November 11, 2013

SUPPORTERS AND opponents of an accord with Iran on its nuclear program ought to agree that the latest pause in the talks was fortunate. On Saturday night in Geneva, Secretary of State John F. Kerry and representatives of five other countries appeared close to completing an interim agreement with Tehran despite the vociferous objections of Israel and many members of the U.S. Congress. One close ally, France, was worried about what its foreign minister called a “fool’s game.” Mr. Kerry said that in the end Iran backed away from a deal. But the Obama administration could profitably spend the time before the next round of talks ensuring that whatever terms it puts forward for limiting Iranian nuclear capacity have broad support in Washington and among U.S. allies.

The administration’s strategy has raised doubts on two grounds. One is its aim of striking a temporary bargain that would limit Iranian nuclear work in exchange for a partial rollback of sanctions, with the goal of completing a permanent agreement in six months. Israel and some congressional critics say any easing of sanctions should only follow decisive moves by Iran to give up its capacity to enrich uranium or produce plutonium, the key elements in nuclear bombs. They argue that because sanctions are crippling the Iranian economy, time is on the side of the West. They warn that any relaxation of pressure could lead to an unintended crumbling of the sanctions regime.

Mr. Kerry answers that “each day that you don’t have an agreement” Iran will move closer to a bomb — and that a final settlement will take time to negotiate. Freezing the program would allow talks to move forward without the risk that Tehran will take steps — such as introducing a new generation of centrifuges or fueling a new plutonium-producing reactor — that could compel military action by the United States or Israel. The corresponding sanctions relief, including the unfreezing of some Iranian assets, would not change legal mandates and could be quickly reversed, officials say.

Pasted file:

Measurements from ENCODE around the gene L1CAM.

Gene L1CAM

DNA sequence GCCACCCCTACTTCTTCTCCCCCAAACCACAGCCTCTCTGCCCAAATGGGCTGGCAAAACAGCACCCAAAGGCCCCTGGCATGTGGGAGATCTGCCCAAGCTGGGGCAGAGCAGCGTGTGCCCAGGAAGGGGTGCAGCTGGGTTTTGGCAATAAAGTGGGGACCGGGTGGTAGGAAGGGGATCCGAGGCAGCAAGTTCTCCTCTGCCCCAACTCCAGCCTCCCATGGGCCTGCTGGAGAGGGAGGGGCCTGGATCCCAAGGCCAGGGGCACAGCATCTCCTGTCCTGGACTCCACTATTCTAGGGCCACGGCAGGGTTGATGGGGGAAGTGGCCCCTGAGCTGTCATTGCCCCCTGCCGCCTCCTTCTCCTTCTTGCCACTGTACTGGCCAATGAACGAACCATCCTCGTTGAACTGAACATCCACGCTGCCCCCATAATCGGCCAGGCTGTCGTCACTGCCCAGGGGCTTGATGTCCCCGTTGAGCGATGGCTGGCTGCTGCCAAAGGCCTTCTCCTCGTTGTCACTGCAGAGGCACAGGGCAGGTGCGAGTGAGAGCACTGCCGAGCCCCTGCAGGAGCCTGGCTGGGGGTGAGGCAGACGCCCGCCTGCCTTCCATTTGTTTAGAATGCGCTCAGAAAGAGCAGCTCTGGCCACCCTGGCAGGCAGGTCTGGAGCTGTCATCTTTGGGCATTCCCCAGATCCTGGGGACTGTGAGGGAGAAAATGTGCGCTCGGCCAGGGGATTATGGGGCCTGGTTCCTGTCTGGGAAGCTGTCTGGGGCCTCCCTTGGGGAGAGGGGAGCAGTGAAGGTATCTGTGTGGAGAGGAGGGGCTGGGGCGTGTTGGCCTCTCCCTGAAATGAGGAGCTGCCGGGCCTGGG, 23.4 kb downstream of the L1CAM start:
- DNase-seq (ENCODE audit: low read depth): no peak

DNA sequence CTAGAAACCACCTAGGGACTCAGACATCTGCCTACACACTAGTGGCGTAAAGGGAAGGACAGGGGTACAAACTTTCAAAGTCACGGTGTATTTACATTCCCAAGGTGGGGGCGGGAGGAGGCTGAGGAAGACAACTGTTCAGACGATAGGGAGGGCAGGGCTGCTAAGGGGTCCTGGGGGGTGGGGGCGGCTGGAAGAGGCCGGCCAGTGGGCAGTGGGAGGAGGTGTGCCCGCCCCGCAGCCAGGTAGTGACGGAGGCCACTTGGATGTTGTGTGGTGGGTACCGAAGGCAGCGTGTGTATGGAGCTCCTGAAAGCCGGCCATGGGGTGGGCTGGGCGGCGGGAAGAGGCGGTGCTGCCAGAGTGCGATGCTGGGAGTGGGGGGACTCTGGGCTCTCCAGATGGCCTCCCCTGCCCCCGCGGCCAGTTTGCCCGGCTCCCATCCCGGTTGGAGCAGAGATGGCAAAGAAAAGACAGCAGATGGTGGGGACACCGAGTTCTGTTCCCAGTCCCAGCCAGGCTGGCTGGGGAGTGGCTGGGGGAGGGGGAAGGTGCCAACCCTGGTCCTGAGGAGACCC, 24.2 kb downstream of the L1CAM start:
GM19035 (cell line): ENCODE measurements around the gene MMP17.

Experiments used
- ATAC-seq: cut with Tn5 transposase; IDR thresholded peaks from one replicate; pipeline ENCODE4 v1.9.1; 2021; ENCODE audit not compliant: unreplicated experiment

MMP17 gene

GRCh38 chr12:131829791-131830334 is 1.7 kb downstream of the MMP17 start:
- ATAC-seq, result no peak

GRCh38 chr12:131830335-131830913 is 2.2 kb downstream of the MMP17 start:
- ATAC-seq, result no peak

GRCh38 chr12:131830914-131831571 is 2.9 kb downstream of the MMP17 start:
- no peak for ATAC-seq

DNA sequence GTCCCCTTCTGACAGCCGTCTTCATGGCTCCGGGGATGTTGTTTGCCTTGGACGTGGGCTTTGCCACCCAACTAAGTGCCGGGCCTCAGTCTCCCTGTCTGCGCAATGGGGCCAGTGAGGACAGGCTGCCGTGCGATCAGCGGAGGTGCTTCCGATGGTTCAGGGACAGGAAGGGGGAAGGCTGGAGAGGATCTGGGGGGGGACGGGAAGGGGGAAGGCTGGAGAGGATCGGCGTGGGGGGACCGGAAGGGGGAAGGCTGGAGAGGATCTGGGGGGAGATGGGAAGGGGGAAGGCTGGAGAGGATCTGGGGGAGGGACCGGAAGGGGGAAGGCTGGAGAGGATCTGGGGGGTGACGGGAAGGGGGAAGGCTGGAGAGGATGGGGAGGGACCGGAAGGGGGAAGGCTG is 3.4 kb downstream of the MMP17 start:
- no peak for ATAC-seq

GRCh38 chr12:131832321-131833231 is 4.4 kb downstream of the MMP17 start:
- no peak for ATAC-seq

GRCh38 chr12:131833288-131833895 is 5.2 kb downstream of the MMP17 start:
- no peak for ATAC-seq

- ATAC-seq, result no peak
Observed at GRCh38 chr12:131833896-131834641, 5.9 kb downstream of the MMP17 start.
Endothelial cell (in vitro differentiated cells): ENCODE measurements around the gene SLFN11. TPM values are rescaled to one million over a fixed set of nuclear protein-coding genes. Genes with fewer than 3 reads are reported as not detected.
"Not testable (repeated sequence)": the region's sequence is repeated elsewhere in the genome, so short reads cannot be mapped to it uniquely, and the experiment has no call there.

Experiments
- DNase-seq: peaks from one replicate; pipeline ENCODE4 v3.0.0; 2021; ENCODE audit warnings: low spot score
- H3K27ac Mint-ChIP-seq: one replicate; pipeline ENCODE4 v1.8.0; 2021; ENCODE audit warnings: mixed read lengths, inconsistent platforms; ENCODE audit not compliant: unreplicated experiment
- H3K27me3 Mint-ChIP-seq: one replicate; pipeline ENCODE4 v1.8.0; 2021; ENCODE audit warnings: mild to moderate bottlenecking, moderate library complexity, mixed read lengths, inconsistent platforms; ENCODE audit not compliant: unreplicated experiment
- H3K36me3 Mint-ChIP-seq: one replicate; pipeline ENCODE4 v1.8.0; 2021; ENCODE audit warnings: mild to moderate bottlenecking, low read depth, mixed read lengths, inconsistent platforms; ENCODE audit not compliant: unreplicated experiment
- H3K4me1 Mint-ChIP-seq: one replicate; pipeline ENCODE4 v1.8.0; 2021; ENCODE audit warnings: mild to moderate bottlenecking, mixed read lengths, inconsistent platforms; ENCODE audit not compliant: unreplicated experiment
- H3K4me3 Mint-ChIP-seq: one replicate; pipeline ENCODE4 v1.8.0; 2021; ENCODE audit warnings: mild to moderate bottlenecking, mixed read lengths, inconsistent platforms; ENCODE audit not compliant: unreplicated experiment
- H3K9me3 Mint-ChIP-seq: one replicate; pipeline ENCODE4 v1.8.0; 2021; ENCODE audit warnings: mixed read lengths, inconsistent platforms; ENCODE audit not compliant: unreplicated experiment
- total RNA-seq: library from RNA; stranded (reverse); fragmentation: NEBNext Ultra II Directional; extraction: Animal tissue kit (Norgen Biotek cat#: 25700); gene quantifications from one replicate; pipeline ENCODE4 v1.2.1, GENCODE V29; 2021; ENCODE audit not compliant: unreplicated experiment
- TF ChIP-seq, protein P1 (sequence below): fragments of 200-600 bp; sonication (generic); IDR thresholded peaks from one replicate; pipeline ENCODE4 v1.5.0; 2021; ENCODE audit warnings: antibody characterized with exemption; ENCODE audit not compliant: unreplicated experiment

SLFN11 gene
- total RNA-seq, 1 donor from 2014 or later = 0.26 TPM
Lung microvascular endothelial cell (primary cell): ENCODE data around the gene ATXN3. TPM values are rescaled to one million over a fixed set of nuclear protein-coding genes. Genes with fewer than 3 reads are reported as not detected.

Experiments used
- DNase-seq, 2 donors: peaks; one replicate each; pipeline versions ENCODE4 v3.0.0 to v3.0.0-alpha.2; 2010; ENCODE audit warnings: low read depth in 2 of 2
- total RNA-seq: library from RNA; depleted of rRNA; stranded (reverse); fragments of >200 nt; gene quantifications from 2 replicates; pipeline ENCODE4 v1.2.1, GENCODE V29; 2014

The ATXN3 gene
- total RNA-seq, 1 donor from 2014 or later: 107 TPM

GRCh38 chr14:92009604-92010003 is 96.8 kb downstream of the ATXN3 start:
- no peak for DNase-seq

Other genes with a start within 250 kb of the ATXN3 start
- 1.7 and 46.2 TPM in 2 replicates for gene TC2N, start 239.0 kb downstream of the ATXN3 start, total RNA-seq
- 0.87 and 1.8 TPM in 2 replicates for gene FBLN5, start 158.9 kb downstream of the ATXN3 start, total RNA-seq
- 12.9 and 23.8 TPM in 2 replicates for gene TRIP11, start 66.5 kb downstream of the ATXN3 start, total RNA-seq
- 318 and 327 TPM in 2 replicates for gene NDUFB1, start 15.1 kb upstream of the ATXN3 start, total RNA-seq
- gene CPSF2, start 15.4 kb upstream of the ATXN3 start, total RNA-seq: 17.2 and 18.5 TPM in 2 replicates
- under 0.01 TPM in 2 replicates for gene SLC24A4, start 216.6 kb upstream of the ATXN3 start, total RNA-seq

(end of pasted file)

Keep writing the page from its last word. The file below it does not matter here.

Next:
That argument strikes us as reasonable. But the skeptics, who in Geneva seemed to include France’s foreign minister, made some troubling points about the specific terms on which the Obama administration appeared prepared to agree to. One concerned the new heavy water reactor: Iran wanted to continue its construction during negotiations. Since it’s hard to imagine a permanent settlement that allowed for the operation of the facility, the West should insist on a freeze.

The second doubt is about Iran’s demand that its “right” to enrich uranium be acknowledged. While acceptance of a residual enrichment capacity may be a necessary element of any permanent settlement, this should be contingent on the regime’s acceptance of stringent controls, including a significant downsizing of its nuclear infrastructure. Since it has not yet agreed to such steps, Iran should not be granted the principle.

Any successful negotiation with Iran will require distasteful concessions to a regime whose domestic repression and external aggression are repugnant and a menace to U.S. allies. But a deal that decisively curbs its nuclear capacity is preferable to military action. The Obama administration is right to move forward — but it should work harder to align any deal with its goals and to bring Congress and allies on board.